stream passing through the aperture and a predetermined deflection direction is obtained by adjusting the amplitude difference between the deflection voltages.


In that case, the method is performed in consecutive print cycles, each of which includes several, for instance two or three, development periods t.sub.b, each development period corresponding to a predetermined deflection direction.  As a
result, several dots can be printed through each aperture during one and same print cycle, each dot corresponding to a particular deflection level.  That method allows higher print resolution without the need of a larger number of control voltage sources
(IC-drivers).  When performing dot deflection control, it is an essential requirement to achieve a high speed transition from one deflection direction to another.


The present invention is advantageously carried out in connection with dot deflection control, as apparent from FIG. 8a, 8b, 8c.  FIG. 8a is a diagram showing the control voltages applied on a control electrodes during a print cycle including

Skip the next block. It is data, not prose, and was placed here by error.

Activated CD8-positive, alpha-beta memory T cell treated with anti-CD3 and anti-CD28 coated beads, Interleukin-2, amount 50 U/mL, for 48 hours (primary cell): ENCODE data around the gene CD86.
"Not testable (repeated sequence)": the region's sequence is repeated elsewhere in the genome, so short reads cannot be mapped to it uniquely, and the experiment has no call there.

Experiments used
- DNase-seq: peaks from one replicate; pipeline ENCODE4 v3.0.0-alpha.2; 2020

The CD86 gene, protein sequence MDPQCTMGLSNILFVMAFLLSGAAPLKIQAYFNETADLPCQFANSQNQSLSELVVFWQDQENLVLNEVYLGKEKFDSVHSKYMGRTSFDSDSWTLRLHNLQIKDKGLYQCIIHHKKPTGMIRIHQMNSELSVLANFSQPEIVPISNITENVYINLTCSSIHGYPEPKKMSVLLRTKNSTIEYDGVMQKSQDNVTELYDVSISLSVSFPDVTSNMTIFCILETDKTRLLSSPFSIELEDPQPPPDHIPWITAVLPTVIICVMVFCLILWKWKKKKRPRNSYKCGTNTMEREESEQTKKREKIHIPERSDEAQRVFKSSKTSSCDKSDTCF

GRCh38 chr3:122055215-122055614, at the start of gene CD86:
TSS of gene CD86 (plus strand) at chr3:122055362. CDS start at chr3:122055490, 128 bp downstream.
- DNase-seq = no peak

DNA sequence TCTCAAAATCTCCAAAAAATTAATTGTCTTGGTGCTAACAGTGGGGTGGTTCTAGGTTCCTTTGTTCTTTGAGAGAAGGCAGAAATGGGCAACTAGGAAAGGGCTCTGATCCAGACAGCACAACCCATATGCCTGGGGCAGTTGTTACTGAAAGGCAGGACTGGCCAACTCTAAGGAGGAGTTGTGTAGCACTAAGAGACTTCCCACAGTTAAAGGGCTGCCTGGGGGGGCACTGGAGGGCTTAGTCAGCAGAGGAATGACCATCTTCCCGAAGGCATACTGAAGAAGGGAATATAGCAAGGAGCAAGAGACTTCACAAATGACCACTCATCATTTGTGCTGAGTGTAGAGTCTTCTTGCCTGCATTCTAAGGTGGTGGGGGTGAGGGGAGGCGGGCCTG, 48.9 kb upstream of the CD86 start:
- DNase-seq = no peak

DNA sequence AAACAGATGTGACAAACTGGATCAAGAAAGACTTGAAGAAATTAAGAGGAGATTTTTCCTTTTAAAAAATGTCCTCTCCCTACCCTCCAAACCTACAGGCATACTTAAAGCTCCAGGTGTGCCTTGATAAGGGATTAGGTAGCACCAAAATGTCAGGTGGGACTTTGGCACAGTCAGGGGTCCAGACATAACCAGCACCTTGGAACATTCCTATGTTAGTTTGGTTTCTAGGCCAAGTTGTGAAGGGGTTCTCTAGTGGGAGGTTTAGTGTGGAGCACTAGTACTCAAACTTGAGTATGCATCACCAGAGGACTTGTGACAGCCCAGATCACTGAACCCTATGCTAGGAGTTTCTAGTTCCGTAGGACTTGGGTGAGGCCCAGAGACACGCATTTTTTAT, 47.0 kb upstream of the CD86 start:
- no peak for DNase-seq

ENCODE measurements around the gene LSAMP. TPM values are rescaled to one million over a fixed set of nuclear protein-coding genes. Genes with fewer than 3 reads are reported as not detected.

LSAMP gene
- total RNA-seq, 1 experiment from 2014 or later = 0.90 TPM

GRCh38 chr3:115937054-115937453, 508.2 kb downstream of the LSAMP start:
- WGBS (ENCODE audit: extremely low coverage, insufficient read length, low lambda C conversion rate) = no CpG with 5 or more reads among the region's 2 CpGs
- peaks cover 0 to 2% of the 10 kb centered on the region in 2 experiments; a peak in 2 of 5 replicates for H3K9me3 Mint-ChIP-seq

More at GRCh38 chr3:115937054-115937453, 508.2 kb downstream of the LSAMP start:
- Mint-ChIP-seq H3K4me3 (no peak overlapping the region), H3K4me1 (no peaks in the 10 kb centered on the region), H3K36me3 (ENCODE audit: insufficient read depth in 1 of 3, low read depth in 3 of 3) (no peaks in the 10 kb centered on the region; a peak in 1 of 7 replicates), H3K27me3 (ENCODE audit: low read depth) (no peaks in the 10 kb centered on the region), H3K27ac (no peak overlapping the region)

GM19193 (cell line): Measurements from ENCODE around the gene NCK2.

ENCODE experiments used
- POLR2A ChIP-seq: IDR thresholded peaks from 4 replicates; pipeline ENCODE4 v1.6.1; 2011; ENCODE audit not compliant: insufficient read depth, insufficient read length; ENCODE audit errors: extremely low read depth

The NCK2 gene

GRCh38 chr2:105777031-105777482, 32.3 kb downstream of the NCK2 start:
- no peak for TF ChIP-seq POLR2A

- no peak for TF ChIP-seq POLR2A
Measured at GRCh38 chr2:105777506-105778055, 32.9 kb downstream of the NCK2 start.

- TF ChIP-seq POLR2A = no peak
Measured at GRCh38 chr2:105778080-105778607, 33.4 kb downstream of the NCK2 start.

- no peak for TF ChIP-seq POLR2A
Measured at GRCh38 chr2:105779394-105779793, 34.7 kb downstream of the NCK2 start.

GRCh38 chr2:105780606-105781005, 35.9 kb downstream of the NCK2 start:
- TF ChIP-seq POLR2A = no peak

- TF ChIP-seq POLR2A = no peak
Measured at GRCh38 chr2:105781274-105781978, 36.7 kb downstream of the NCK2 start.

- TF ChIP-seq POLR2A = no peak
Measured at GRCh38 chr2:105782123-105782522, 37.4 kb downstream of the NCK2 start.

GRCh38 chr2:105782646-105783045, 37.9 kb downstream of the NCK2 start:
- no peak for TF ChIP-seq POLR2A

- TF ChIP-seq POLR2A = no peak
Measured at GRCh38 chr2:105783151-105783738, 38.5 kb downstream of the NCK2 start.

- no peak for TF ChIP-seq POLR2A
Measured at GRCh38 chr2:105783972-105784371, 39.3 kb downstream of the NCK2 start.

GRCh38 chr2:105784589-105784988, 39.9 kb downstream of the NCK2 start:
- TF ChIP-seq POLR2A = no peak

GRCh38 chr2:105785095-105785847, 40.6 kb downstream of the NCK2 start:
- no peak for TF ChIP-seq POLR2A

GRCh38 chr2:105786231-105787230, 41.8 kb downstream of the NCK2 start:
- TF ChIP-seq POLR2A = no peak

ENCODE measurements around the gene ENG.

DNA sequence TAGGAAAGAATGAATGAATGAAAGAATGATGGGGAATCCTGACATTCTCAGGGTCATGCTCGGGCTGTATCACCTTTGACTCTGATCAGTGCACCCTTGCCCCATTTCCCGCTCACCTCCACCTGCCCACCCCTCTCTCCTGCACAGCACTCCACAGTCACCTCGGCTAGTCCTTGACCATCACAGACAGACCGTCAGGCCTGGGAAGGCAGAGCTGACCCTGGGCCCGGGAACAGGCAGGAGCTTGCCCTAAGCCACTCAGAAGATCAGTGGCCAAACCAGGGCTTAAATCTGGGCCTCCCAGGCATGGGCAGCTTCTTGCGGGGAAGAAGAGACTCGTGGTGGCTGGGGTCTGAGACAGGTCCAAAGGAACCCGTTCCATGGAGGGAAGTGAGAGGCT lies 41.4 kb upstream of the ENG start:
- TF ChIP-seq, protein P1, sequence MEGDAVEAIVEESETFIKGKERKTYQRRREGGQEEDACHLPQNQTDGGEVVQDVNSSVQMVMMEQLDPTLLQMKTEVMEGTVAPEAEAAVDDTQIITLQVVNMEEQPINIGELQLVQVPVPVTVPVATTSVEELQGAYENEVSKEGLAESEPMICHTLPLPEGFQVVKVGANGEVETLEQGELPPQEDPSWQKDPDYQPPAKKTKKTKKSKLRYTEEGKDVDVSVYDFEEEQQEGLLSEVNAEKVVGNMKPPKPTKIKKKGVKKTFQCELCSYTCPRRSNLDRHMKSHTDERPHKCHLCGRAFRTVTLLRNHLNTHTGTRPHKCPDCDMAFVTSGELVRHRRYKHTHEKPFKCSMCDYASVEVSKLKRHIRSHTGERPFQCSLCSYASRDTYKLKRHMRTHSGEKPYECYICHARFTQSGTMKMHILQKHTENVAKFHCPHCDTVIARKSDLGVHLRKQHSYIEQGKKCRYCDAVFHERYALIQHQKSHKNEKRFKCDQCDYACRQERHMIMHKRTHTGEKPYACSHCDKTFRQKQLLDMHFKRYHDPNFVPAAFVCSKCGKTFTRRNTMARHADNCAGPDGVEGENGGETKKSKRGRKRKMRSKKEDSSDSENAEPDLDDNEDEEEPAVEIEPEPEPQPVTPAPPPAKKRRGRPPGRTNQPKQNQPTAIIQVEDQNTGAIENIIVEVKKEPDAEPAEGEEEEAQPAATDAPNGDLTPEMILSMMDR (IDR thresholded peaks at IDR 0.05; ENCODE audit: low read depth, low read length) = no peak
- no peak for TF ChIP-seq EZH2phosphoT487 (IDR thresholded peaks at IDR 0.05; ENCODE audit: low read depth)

three different development periods t.sub.b, each of which is associated with a specific deflection level, in order to print three different, transversely aligned, adjacent dots through one and same aperture.


FIG. 8b shows the periodic voltage pulse.  According to a preferred embodiment of the invention, the periodic voltage pulse is simultaneously applied on all control electrodes and on all deflection electrodes.  In that case each control electrode
generates an electrostatic field produced by the superposition of the control voltage pulse and the periodic voltage pulse, while each deflection electrode generates a deflection field produced by the superposition of the deflection voltages and the
periodic voltage pulse.  Note that the shutter voltage in FIG. 8b applied to the deflection electrodes may advantageously differ from the shutter voltage in FIG. 5 applied to the control electrodes.  For example, the deflection electrode shutter voltage
may have a different wave shape or a different amplitude than the control electrode shutter voltage, and it may also be delayed with respect to the pulses applied to the control electrodes.